Anthony Asta had no clue what was unfolding behind him as barreled around second base but assumed he would get an explanation from Marlboro head coach Jim Ferraro as soon as he coasted into third.
However, with one whipping windmill motion of his left arm, Ferraro told the junior speedster everything he needed to know. With that prompt, Asta completed an improbable journey all the way from first on what he initially thought was a game-ending grounder. He was right, only the result was much more to his liking than the one he originally envisioned.
“I had no idea what was going on,” Asta said. “It looked like a routine ground ball. I sprinted around second base and looked at coach. He sends me all the time, so I put my head down and went all out. I didn’t see anything. I had to ask everyone in the dugout after the game what exactly happened.”
With two outs, the bases loaded and Marlboro trailing by two, Ben Helmes hit a ground ball that skipped through the legs of the infielder and rolled into right field. The pace was just right for Asta to exhibit is blazing quickness as he raced all the way home with the game-winning run as ninth-seeded Marlboro completed an improbable rally in the bottom of the seventh to pull out a 3-2 victory over 24th-seeded Matawan on Wednesday in the preliminary round of the Shore Conference Tournament in Marlboro.
“Asta is one of the fastest kids in the Shore Conference,” Ferraro said of his leadoff man. “We’re playing with house money in that spot, having already scored the tying run, so I sent him.”
The rally came at the expense of Matawan’s Nick Fulop. The senior right-hander was nothing short of efficient over the first six innings, especially in keeping runners off base. He allowed four hits and two walks over that span, but more importantly, never allowed the leadoff batter to get aboard.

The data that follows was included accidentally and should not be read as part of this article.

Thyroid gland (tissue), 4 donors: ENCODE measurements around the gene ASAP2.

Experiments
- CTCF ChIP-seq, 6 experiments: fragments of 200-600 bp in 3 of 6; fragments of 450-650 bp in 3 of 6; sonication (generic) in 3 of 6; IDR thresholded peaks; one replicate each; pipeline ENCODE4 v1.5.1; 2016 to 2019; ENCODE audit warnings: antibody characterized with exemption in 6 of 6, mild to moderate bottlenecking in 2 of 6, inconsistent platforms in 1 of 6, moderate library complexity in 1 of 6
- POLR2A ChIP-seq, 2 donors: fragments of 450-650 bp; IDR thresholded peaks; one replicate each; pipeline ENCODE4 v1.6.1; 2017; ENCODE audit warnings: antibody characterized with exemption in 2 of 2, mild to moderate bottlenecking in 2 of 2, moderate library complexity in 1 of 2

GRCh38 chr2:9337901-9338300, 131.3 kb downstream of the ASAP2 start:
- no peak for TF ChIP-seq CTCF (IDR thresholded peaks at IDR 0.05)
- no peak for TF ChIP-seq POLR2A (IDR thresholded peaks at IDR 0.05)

Until the fateful seventh.
Eric Katz drew a walk to start the frame, Pat McLaughlin followed with a single to right and Matt Lubin was hit by a pitch to load the bases with no outs. After Asta chopped a grounder to third that Shawn Johnson fielded and fired home for the force, Fulop followed up with a strikeout before inducing Helmes into the grounder that set the runners in motion on contact and resulted in the three unearned runs for Marlboro (14-6), which won its eighth straight.
“That No. 5 pitched a heckuva a game for them,” praised Ferraro of Fulop, who scattered five hits, fanned six and walked three in suffering the heartbreaker. “We had no business winning this game. But, as bad as I feel for No. 5, I felt the same way for Adam for six innings and two outs.”
Because, that’s just how equally effective Adam Ashenfarb was for Marlboro. Relying on a heavy fastball that he pounded on the outer half against Matawan’s exclusively right-handed order, the junior southpaw forced an excessive amount of foul balls to first-base side.
But, more revealing, was Ashenfarb’s passion to compete. Touched for two unearned runs in the fourth, he shook the incident off to retire nine of the last 10 batters he faced, punctuated by striking out the side in the top of the seventh.
“It’s always good to just forget about the errors and keep throwing,” said Ashenfarb, who ran his mark to 5-2. “I knew if I threw my stuff they weren’t going to hit it. My curveball wasn’t on consistently. I was mainly going fastball.”
Mike Denino, who went 2-for-3, ignited Matawan (9-10) in the fourth with a single to center. Dan Incle reached on a error and the runners moved to second and third, respectively, on a wild pitch. With two outs, Ken Brown lined a shot that popped out of the glove of the outfielder and enabled both runners to score.
Brown raced to third on a single by John Affriol but Ashenfarb got the next batter to foul out to prevent further damage. He finished with a three-hitter that featured seven strikeouts and no walks.
Gregg Lerner covers baseball for MSG Varsity. Follow him on Twitter: @gregglerner